If you’ve always wanted to know how Peter Pan grew up to be the Boy Who Would Not Grow Up, this is your chance: Come see the Middle School production ofPeter and the Starcatcher on Fri. Feb. 8 at 4pm and 7:30pm, and Sat. Feb. 9 at 7pm in the Pearl Street Meetinghouse. (Tickets are free but you’ll need to reserve them here).
Peter and the Starcatcher serves as a high seas prequel to the story of Peter Pan, who in this incarnation finds himself recently orphaned and on a ship called Neverland. There he meets Molly, who is on a mission to save a treasure trunk filled with secret “star stuff” from the marauding pirate, Black Stache. Banding together, Peter and Molly defend themselves and their treasure while learning about devotion, friendship, and love. Based on the 2004 novel, by Dave Barry and Ridley Pearson, the work was conceived for the stage by Roger Rees and Alex Timbers, with book by Rick Elice, and had its Broadway debut in 2012.
Seventh grader Zachary R., who had a featured role in the fall musical, plays the title role of Peter. He is joined by 35 fellow actors, supported by a crew of 14.
“I wanted to do something that was like a lighthearted romp,” says Director Lorna Jordan. “In the Heights (the fall musical) was super heavy with difficult material – there were some really big themes. [This is] super silly and super goofy. It’s traditionally done by a smaller troupe of actors. Because we tend to have 40 kids audition for the show and I don’t cut kids from Middle School shows — considering it takes so much courage and guts to get up there and audition — I always cast everybody. So I thought, ok, I can cast anyone I want because we have mollusks, and mermaids and pirates and sailors! They are really embracing it!”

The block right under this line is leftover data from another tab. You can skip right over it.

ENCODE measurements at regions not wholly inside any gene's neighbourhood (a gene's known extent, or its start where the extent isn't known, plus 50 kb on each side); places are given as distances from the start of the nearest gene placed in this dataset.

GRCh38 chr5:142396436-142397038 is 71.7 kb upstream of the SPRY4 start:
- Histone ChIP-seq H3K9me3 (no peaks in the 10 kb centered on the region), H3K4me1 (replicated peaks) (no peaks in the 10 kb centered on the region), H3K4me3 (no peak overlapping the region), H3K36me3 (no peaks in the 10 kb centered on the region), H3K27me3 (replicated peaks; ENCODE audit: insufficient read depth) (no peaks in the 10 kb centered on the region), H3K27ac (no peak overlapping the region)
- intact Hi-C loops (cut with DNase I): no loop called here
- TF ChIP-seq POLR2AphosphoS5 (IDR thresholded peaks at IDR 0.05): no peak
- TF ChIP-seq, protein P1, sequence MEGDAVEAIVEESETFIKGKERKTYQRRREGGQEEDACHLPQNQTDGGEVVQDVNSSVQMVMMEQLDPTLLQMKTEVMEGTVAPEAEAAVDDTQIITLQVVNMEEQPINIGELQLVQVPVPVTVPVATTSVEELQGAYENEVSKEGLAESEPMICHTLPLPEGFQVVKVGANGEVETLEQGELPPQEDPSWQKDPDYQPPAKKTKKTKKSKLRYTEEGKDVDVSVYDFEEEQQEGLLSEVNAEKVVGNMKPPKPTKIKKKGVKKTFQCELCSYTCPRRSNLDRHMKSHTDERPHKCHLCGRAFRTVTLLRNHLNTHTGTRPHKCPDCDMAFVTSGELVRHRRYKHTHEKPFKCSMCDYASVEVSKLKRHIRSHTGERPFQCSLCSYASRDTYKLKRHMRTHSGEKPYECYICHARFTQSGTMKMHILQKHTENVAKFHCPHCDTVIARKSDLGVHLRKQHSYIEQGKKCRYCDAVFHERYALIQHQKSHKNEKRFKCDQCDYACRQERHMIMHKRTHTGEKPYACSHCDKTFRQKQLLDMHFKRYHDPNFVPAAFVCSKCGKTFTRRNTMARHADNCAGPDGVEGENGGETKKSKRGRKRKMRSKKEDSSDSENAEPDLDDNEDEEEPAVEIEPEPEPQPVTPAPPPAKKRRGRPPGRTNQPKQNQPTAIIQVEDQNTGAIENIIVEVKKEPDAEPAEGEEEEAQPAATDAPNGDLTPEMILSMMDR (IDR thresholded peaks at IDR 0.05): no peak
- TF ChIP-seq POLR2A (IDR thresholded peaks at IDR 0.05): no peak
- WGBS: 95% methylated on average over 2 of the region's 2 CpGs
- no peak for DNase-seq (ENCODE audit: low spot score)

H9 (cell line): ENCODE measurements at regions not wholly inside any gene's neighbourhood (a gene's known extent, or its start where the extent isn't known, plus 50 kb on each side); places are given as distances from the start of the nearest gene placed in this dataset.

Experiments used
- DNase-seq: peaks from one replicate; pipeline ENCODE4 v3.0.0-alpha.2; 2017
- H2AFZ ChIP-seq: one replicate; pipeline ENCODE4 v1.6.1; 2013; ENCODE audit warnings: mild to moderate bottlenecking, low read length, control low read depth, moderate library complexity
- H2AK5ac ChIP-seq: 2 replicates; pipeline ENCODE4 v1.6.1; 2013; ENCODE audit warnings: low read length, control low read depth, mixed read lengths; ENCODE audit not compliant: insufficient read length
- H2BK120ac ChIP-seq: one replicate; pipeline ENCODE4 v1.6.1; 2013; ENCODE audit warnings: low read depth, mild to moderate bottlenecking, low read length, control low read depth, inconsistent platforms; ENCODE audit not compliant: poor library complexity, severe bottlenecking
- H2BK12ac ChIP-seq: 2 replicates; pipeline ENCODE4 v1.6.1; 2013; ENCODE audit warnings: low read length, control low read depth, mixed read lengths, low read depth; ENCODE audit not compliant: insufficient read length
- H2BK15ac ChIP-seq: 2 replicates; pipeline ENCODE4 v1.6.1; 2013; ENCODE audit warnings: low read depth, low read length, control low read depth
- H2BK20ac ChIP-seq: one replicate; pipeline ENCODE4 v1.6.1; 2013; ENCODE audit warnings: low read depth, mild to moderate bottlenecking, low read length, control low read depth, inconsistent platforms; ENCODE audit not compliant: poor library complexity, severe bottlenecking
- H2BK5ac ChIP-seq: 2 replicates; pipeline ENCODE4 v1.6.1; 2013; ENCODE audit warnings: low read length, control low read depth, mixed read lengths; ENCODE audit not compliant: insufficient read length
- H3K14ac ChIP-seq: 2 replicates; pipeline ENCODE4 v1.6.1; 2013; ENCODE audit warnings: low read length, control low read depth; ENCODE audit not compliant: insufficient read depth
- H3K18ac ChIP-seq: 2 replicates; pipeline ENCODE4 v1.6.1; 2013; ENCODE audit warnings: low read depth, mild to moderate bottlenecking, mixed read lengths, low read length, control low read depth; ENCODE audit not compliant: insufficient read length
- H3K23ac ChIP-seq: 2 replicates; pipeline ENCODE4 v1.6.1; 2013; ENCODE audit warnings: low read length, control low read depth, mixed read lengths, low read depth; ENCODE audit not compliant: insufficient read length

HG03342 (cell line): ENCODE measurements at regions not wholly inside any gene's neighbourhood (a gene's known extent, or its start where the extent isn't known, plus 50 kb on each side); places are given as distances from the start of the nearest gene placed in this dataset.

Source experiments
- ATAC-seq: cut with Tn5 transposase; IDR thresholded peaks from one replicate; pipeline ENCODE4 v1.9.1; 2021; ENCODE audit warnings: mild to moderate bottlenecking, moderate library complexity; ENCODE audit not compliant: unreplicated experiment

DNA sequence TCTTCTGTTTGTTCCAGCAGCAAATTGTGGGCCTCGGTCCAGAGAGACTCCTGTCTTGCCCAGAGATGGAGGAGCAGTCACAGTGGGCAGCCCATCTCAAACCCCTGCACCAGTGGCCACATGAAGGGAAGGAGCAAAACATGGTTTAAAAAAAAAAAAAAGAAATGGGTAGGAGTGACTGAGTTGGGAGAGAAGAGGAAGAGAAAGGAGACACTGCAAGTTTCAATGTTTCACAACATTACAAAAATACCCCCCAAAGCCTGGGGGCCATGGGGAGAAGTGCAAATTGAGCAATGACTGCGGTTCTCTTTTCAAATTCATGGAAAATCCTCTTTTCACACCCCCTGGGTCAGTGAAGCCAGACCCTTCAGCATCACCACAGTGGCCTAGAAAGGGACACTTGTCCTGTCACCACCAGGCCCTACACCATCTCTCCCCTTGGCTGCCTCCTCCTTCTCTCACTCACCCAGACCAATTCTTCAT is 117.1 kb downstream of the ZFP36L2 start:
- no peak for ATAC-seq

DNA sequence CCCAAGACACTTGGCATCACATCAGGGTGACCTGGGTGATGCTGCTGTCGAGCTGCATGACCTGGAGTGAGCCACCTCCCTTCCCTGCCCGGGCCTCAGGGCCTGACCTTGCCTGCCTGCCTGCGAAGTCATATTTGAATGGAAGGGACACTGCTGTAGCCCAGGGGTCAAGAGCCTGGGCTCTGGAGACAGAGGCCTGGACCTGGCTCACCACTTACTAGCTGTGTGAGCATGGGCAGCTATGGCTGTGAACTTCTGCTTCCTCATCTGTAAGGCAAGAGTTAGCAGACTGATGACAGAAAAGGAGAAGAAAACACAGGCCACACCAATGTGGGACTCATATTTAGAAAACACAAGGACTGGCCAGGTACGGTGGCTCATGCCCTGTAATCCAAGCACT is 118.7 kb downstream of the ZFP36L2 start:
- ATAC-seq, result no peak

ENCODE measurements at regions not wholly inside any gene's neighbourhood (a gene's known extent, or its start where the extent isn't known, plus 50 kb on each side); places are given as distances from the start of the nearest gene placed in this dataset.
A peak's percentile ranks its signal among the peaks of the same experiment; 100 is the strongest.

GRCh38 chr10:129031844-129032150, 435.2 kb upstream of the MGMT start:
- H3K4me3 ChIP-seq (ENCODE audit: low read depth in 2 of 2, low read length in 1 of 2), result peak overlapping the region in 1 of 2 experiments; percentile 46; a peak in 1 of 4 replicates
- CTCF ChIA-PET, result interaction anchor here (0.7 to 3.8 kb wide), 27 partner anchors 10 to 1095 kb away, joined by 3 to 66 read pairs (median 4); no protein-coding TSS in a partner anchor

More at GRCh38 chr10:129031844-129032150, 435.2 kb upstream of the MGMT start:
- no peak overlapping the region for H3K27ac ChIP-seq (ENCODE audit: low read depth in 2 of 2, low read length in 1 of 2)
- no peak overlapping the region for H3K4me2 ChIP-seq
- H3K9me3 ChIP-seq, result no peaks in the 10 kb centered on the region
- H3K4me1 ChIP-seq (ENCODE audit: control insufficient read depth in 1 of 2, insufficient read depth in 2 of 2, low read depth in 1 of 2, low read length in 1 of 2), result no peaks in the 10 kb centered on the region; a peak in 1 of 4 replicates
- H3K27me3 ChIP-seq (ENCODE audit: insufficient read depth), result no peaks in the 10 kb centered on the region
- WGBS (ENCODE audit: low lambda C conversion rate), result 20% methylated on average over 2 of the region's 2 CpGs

Students are hard at work, learning blocking and memorizing lines. Sixth grader Cecily P. plays Black Stashe, a featured role and the “past version of Captain Hook.” Preparing for the role, Cecily said, “I had to look on the side of how things developed into the sooner-or-later Captain Hook. I was thinking I had to put in some pirate part but also some English part. It’s really fun doing …movements to become a different character. This play is really amazing,” said Cecily, “and how it’s being performed by our age students is really phenomenal.”
Eighth grader Peter S., is the production’s Assistant Stage Manager. “This is my first time working as a stage manager, or any position on a stage crew, though forthe last two years I have been a cast member in school plays. Really I was sort of thrown into it. I was able to watch Lorna direct the play and I got some tips from a previous stage manager who is much more experienced than I am. I feel like it’s a very different experience being on the stage than being off it.”
Lorna has done two shows annually for eight years at BFS. “This would be my 16th full-length play!” she says. The difference between the musical and the Middle School production? “The one thing I love about the musical…the fact that there is so much overlap between the upper schoolers and the middle schoolers…I think there are friendships that are forged that the kids don’t even ever expect and kids are being taken under the wing…I think it’s so great that it goes from one to the next because they get exposed to these older actors and kids who have done these shows for a long time and they learn from them. Then they come here and they are more prepared than they would have been.”
The most difficult part of being in the play? “The hardest part,” says Peter, is the exhaustion of coming in every day and giving it what you got; it tires you out and then you get home at six and you have to do all your homework.”
And the best? “We have a lot to give to what this show is about,” says Pearl W, the head mermaid. “This play is just so funky and original and the ideas in it are so…they’re such nonsense that it just makes you laugh. There’s just so many crazy things that it’s a really different and fun experience,”
“We have some really talented actors and a really amazing set,” says Peter. As for Cecily? “It just takes people back to that Peter Pan feeling.”
— Anita Bushell